# Couldn't match expected type ‘IO ()’ with actual type [Integer]

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## Couldn't match expected type ‘IO ()’ with actual type [Integer]

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## Couldn't match expected type ‘IO ()’ with actual type [Integer]

 Hi Roelof, On Thu, 05 Feb 2015 12:37:12 +0100 Roelof Wobben wrote: > main :: IO () > main = do > ??? toDigits 123 > src/Main.hs at 14:5-14:17 > Couldn't match expected type ?IO ()? with actual type > [Integer] > ? In a stmt of a 'do' block: toDigits 123 In the expression: do > { toDigits 123 } since your do block consists only of one expression, actually your main looks like: main :: IO () main = toDigits 123 Perhaps this explains where the problem lies. Considering, however, do-notation: The last statement of a do-block needs to be an expression of the type of the do-block. Translating do-notation to bind operator sequences[1] may be helpful in understanding this. best, Max [1] http://en.wikibooks.org/wiki/Haskell/do_notation
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## Couldn't match expected type ‘IO ()’ with actual type [Integer]

 Max Voit schreef op 5-2-2015 om 13:01: > Hi Roelof, > > On Thu, 05 Feb 2015 12:37:12 +0100 > Roelof Wobben wrote: > >> main :: IO () >> main = do >>      toDigits 123 >> src/Main.hs at 14:5-14:17 >> Couldn't match expected type ?IO ()? with actual type >> [Integer] >> ? In a stmt of a 'do' block: toDigits 123 In the expression: do >> { toDigits 123 } > since your do block consists only of one expression, > actually your main looks like: > > main :: IO () > main = toDigits 123 > > Perhaps this explains where the problem lies. > > Considering, however, do-notation: The last statement of a do-block > needs to be an expression of the type of the do-block. Translating > do-notation to bind operator sequences[1] may be helpful in > understanding this. > > best, > Max > > [1] http://en.wikibooks.org/wiki/Haskell/do_notation> _______________________________________________ > Beginners mailing list > Beginners at haskell.org > http://www.haskell.org/mailman/listinfo/beginnersThanks, Another question :  how can I display the array ? putStrln works only for strings, Roelof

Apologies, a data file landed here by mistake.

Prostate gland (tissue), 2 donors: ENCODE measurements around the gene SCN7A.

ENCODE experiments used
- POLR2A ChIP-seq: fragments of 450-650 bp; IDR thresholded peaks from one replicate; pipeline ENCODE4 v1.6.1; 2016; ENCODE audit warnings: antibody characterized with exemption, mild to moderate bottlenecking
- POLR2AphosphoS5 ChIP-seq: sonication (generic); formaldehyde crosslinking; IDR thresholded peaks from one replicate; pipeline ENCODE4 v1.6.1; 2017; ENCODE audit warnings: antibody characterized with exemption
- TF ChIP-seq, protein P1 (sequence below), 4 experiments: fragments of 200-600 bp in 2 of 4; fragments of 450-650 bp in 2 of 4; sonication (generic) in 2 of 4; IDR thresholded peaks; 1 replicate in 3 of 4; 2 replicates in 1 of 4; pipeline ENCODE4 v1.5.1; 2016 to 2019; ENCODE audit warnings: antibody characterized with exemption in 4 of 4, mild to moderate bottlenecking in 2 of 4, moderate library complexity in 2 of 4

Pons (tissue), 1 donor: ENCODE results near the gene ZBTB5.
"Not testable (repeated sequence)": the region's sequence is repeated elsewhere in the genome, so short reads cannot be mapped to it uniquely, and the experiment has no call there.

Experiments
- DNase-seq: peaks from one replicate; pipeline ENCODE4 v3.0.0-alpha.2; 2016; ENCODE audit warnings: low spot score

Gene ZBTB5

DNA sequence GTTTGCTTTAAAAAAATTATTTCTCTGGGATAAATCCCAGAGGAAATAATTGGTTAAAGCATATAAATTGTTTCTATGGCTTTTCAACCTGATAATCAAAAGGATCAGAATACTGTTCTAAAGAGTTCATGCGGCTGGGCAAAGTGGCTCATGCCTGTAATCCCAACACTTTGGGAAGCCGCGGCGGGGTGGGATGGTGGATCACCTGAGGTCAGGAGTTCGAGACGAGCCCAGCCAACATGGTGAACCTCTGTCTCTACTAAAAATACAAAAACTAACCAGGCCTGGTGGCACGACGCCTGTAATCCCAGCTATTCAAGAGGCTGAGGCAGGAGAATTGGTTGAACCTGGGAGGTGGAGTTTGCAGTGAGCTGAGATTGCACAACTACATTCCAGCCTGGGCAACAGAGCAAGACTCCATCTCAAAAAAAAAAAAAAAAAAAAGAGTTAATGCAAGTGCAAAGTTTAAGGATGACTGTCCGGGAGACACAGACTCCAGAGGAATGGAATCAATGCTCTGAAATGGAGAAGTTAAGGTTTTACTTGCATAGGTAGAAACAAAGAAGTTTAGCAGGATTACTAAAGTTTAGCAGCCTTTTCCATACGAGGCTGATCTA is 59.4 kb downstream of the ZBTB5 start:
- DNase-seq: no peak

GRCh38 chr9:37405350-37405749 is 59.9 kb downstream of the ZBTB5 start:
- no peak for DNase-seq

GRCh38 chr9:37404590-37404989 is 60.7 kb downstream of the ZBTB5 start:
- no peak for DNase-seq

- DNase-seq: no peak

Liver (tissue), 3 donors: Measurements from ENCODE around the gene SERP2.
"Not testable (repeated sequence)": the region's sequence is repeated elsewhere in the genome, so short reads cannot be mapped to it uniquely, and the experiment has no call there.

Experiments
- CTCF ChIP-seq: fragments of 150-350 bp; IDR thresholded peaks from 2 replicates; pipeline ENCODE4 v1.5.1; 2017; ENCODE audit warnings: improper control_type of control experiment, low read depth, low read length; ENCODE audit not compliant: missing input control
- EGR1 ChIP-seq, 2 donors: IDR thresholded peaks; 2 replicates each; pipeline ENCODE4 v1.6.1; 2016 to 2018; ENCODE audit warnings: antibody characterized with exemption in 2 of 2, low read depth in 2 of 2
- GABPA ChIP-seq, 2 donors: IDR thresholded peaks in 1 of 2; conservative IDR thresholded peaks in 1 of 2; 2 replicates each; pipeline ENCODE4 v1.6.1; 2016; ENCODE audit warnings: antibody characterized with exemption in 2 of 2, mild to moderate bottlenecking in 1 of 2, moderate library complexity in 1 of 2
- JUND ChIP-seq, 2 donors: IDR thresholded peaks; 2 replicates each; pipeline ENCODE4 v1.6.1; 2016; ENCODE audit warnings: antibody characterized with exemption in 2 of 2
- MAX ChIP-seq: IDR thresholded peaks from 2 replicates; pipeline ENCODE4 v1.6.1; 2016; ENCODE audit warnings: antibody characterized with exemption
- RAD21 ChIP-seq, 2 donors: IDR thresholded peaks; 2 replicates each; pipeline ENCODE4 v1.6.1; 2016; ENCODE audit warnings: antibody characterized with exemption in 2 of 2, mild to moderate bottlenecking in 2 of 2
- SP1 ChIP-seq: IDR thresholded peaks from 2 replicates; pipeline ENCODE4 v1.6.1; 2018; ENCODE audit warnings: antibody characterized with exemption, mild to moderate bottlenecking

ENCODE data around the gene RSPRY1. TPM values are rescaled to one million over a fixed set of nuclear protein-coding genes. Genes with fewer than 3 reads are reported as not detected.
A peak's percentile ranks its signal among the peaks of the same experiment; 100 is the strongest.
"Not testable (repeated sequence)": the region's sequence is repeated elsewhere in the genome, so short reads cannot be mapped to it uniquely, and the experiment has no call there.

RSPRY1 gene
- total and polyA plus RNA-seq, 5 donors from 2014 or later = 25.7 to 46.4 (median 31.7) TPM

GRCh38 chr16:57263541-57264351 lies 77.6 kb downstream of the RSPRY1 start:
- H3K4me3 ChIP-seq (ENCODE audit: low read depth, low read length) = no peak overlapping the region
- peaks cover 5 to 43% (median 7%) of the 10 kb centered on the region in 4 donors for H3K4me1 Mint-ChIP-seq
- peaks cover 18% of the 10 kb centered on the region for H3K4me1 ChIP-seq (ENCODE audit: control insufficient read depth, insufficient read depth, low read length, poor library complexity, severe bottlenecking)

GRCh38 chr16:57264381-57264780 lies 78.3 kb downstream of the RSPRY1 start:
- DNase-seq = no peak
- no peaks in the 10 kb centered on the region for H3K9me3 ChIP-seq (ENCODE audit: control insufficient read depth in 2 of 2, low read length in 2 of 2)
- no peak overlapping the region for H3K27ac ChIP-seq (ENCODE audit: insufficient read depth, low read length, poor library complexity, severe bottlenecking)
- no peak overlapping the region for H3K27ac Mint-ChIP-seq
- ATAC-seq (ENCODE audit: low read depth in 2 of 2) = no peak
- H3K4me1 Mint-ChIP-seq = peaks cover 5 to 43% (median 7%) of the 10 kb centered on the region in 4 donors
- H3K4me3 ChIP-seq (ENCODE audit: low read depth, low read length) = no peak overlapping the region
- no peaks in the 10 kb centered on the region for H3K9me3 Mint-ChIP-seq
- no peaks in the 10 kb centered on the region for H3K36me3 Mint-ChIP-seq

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## Couldn't match expected type ‘IO ()’ with actual type [Integer]

 In reply to this post by Roelof Wobben "Roelof Wobben": > > I have this : > > -- | Main entry point to the application. > module Main where > > > -- | convert a number to a array in pieces where a negative number will be a empty array. > toDigits :: Integer -> [Integer] > toDigits n >   | n < 0 = [] >   | otherwise = n/10 : [] > > -- | The main entry point. > main :: IO () > main = do >     toDigits 123 First of all, what do you expect from your program? The problem with your code is that `main` declares type `IO ()` in its signatures but its body has another type, [Integer]. What do you think is wrong with the compiler's output? -- Nadir -------------- next part -------------- An HTML attachment was scrubbed... URL:
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## Couldn't match expected type ‘IO ()’ with actual type [Integer]

 In reply to this post by Roelof Wobben On Thu, 05 Feb 2015 13:25:16 +0100 Roelof Wobben wrote: > Another question :  how can I display the array ? > > putStrln works only for strings, Yep, so you need to convert it to a string and putStrLn that. Kindly enough typing ":i []" into ghci tells you, that lists have an instance for "show". Anonther option would be to convert every single list element to a string and putStrLn that. "map" comes in handy here (or mapM_ if you directly want to use print instead of putStrLn . show). best, Max
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## Couldn't match expected type ‘IO ()’ with actual type [Integer]